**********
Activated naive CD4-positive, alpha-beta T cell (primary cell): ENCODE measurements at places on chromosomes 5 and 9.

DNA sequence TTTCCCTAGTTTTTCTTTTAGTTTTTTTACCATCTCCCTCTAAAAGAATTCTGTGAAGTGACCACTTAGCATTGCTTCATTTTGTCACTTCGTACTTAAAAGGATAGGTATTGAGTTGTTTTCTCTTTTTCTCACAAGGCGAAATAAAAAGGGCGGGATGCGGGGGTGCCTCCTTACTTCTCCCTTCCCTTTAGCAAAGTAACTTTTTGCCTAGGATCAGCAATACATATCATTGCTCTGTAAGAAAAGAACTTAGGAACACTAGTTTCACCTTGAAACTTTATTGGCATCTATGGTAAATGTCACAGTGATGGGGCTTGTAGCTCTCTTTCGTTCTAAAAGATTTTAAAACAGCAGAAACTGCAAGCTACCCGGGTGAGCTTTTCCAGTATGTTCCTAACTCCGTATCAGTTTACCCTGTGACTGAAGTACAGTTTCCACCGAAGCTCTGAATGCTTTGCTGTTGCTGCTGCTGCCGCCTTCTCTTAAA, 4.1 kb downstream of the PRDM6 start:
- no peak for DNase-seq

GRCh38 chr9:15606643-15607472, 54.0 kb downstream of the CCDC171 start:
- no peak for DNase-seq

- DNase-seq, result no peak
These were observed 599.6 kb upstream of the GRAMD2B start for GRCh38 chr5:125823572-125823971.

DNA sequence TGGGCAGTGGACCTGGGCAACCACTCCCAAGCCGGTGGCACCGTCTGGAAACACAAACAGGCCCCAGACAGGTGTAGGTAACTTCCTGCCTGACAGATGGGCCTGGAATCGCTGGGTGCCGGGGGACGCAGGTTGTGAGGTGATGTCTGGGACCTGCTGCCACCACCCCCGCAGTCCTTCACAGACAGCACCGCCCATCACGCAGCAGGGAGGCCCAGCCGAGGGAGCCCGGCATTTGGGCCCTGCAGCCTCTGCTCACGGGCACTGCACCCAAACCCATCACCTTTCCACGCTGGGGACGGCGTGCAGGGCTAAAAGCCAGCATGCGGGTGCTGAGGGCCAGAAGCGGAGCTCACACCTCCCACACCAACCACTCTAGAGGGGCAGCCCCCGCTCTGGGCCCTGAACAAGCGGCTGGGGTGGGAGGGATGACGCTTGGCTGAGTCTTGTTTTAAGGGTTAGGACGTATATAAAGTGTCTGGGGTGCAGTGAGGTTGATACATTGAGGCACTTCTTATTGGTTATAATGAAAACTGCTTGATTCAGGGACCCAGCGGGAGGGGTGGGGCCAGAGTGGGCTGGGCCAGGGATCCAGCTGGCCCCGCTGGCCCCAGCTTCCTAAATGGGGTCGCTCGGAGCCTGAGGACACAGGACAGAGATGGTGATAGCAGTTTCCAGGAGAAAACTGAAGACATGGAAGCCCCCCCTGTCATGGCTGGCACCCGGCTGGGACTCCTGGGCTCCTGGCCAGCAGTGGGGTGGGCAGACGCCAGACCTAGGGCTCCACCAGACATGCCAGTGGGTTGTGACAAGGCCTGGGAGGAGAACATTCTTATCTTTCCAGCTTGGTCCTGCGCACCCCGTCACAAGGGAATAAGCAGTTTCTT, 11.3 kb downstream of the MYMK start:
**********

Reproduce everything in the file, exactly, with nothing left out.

Activated naive CD4-positive, alpha-beta T cell (primary cell): ENCODE measurements at places on chromosomes 5 and 9.

DNA sequence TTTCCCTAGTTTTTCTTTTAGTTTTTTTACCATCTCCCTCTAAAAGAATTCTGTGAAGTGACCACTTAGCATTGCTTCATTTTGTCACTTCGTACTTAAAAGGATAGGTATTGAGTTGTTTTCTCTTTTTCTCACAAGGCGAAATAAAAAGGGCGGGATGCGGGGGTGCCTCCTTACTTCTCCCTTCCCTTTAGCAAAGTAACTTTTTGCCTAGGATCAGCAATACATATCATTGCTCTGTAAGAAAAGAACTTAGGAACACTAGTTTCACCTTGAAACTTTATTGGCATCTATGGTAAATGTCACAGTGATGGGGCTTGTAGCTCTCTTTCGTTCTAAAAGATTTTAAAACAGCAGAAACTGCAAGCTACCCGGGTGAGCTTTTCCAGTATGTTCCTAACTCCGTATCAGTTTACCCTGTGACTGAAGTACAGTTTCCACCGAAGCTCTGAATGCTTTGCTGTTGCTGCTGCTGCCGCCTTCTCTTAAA, 4.1 kb downstream of the PRDM6 start:
- no peak for DNase-seq

GRCh38 chr9:15606643-15607472, 54.0 kb downstream of the CCDC171 start:
- no peak for DNase-seq

- DNase-seq, result no peak
These were observed 599.6 kb upstream of the GRAMD2B start for GRCh38 chr5:125823572-125823971.

DNA sequence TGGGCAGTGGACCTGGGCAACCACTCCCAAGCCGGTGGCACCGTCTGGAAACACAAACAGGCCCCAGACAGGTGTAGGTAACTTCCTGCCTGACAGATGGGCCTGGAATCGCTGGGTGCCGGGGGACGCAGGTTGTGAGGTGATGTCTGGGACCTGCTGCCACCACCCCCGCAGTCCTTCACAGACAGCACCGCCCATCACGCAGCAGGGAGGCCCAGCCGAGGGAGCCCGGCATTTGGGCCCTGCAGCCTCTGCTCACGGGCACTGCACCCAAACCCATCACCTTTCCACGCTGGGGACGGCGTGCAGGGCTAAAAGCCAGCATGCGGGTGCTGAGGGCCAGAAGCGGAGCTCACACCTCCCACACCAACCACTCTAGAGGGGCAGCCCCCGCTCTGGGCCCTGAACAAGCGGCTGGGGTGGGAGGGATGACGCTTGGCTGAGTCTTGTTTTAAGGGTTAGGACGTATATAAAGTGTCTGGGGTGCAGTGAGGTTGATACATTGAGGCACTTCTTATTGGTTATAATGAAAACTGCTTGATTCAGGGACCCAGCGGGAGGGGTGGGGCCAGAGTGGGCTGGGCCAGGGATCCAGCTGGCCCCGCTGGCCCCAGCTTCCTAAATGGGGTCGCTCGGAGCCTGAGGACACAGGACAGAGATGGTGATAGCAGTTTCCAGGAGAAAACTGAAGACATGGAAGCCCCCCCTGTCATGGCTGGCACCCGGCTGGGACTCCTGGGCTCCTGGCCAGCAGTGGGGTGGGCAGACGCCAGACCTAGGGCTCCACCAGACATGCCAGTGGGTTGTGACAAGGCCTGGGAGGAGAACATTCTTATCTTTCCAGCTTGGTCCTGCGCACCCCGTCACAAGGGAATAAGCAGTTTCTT, 11.3 kb downstream of the MYMK start: